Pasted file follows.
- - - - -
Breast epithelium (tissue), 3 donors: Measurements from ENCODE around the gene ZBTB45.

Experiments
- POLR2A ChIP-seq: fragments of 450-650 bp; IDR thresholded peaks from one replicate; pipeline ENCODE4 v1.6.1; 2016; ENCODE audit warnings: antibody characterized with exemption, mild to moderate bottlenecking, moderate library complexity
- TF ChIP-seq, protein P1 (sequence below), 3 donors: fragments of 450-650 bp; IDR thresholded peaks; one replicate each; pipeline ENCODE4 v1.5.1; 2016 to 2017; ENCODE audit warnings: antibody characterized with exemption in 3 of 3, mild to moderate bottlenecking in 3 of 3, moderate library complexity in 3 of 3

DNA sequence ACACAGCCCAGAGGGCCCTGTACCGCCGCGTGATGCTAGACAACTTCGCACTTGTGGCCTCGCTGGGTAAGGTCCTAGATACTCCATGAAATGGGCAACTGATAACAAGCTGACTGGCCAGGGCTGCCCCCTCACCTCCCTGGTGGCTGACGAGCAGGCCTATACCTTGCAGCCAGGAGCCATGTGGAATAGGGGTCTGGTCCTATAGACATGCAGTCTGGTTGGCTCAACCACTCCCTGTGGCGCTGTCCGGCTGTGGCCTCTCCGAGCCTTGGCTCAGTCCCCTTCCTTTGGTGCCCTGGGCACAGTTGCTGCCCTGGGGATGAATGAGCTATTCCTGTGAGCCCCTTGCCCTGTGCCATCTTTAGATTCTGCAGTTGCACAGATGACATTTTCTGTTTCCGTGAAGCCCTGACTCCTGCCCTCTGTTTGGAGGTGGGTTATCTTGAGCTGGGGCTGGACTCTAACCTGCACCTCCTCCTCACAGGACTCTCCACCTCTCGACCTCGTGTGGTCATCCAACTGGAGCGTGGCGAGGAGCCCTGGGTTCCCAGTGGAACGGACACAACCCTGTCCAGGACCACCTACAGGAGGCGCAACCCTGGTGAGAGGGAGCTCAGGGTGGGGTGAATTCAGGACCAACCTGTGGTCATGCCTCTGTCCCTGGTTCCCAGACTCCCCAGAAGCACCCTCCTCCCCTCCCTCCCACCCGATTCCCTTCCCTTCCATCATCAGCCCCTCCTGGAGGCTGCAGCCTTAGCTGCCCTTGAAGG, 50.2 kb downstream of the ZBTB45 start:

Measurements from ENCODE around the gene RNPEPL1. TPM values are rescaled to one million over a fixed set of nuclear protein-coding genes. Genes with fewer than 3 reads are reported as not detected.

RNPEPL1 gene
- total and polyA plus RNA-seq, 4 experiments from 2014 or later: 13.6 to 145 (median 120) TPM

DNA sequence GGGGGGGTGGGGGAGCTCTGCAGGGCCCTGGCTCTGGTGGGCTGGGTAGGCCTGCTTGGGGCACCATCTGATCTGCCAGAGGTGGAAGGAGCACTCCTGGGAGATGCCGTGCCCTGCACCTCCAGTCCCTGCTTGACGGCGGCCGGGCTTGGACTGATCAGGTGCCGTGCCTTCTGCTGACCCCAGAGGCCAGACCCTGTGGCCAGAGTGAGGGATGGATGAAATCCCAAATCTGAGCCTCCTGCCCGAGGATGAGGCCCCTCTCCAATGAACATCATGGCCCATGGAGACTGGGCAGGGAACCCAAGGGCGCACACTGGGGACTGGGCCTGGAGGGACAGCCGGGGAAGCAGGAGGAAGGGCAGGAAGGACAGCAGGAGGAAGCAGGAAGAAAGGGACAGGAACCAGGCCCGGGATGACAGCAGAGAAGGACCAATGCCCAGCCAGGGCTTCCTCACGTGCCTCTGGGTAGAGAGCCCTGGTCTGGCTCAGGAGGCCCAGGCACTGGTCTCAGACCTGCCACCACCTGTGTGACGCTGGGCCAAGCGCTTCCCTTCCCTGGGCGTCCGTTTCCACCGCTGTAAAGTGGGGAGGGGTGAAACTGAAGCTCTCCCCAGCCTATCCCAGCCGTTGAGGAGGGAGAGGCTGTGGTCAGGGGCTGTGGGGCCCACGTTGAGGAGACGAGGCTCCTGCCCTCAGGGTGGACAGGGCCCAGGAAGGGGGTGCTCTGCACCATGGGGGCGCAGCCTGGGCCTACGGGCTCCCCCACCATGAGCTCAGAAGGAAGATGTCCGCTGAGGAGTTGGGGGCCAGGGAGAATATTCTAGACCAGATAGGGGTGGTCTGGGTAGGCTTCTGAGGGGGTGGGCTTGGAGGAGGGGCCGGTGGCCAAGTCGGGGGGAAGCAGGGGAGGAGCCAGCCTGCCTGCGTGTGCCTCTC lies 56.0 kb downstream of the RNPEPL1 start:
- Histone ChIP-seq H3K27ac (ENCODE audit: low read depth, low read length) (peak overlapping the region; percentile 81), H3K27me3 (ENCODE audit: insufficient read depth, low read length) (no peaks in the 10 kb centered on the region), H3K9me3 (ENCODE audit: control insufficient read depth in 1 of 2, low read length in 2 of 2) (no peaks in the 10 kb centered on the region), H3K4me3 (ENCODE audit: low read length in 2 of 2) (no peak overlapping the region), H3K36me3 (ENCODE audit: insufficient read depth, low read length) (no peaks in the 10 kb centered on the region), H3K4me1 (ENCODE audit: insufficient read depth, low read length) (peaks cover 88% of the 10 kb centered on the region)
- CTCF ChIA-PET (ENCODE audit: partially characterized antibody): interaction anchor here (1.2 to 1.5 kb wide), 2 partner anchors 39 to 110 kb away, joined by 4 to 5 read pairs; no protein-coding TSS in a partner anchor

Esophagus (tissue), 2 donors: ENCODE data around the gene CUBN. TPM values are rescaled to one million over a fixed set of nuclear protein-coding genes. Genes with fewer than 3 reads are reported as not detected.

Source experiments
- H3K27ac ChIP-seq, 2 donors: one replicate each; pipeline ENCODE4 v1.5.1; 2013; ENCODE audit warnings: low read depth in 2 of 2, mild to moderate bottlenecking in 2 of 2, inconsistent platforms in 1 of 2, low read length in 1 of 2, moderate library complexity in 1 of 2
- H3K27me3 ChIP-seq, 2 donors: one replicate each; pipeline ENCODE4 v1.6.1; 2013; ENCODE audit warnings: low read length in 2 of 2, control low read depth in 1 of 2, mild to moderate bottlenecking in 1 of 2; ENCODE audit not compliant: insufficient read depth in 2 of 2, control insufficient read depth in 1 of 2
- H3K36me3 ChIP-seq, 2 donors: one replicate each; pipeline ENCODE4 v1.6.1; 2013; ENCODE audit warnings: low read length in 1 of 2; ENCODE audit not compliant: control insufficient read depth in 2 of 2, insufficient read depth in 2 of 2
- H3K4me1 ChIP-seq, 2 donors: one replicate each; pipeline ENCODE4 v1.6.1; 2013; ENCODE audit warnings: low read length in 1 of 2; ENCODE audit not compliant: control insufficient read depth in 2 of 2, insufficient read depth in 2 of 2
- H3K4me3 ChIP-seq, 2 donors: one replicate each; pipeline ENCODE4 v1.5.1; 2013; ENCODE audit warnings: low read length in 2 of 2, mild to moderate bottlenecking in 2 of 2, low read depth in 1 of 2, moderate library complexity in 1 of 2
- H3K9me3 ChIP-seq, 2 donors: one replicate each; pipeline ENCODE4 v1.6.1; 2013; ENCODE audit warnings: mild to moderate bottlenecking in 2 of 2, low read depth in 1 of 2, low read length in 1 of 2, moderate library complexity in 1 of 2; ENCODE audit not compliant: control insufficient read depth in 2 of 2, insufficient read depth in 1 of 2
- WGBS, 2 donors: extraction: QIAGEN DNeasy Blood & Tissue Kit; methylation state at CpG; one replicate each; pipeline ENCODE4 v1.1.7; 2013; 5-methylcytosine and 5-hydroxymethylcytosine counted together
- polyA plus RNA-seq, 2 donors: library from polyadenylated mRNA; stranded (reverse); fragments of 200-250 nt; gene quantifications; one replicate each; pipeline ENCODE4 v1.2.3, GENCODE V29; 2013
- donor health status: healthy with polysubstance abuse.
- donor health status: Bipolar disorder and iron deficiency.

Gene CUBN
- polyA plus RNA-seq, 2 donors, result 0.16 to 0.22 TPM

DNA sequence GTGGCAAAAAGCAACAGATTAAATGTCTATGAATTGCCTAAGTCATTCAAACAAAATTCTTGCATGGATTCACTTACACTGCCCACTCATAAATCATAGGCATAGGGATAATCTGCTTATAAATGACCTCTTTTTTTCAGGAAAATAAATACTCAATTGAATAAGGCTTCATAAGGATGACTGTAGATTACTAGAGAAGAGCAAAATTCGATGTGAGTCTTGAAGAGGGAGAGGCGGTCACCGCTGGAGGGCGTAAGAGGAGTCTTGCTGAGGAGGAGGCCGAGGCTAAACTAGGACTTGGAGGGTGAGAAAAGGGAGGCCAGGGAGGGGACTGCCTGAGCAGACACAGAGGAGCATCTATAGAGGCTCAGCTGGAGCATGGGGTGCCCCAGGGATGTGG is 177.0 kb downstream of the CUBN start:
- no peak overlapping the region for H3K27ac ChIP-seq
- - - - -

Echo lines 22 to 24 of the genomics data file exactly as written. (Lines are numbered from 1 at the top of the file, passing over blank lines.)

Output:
- donor health status: healthy with polysubstance abuse.
- donor health status: Bipolar disorder and iron deficiency.

Gene CUBN